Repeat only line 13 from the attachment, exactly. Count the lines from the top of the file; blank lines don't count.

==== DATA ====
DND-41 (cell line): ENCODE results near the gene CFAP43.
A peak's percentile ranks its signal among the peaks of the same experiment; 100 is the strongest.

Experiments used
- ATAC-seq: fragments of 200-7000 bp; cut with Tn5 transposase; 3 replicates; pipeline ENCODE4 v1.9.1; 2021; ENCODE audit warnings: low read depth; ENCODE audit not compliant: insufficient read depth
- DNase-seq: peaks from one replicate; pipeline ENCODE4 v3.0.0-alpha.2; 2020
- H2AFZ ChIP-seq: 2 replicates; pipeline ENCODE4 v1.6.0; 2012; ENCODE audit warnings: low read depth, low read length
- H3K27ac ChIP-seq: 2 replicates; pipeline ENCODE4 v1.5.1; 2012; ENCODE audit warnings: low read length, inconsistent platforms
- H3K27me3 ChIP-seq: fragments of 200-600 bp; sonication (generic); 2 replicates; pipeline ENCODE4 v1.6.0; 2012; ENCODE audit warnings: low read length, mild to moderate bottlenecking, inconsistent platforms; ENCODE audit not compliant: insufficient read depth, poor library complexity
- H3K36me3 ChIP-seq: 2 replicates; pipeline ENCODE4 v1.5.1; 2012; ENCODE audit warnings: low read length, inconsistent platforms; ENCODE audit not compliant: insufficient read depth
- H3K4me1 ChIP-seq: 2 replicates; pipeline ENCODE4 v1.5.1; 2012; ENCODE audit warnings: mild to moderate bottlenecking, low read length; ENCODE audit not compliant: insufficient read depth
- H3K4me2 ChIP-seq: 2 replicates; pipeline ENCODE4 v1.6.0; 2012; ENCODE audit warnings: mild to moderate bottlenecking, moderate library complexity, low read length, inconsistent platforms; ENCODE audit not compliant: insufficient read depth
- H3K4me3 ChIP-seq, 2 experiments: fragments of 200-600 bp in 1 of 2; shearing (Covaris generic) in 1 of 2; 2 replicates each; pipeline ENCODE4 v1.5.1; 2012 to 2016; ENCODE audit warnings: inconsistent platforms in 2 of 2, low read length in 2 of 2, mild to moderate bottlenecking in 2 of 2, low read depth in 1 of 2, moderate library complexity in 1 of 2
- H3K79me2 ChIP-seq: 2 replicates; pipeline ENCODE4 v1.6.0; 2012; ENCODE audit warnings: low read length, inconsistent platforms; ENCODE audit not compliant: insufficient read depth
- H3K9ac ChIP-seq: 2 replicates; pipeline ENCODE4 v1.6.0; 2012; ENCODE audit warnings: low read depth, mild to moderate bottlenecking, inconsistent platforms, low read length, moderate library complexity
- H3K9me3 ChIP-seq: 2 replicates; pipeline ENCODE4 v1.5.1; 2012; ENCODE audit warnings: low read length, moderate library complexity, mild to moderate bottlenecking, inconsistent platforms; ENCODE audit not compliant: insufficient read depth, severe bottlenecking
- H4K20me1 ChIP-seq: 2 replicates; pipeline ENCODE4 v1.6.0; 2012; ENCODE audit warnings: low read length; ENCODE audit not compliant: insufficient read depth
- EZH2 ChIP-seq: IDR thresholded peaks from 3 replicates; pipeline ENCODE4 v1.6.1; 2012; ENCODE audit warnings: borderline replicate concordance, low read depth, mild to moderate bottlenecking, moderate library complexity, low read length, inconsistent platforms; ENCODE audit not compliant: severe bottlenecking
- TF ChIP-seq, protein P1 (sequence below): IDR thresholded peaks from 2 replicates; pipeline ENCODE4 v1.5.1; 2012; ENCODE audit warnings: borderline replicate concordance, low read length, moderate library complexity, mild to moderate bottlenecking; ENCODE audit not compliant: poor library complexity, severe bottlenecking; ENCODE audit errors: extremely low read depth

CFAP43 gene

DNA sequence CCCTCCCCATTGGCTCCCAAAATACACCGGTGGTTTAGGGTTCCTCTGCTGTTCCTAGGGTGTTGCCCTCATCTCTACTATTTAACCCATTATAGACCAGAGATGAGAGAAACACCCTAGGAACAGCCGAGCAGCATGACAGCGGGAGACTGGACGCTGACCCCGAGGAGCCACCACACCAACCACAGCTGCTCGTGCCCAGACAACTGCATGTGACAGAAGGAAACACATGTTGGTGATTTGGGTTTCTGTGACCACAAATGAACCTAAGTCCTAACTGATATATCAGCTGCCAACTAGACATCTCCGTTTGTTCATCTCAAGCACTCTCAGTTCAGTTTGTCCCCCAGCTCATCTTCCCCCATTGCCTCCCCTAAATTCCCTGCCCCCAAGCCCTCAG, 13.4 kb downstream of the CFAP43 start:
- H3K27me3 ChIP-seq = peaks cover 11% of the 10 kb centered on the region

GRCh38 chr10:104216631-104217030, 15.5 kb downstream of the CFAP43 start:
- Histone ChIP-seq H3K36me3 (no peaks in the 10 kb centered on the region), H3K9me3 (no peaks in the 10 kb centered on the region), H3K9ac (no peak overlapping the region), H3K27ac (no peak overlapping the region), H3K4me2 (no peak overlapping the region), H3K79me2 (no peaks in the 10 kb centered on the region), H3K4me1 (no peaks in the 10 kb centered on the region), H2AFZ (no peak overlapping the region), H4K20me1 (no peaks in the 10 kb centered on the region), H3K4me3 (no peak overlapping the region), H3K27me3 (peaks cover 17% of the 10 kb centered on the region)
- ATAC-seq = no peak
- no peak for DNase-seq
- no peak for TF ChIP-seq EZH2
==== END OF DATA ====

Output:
- H3K79me2 ChIP-seq: 2 replicates; pipeline ENCODE4 v1.6.0; 2012; ENCODE audit warnings: low read length, inconsistent platforms; ENCODE audit not compliant: insufficient read depth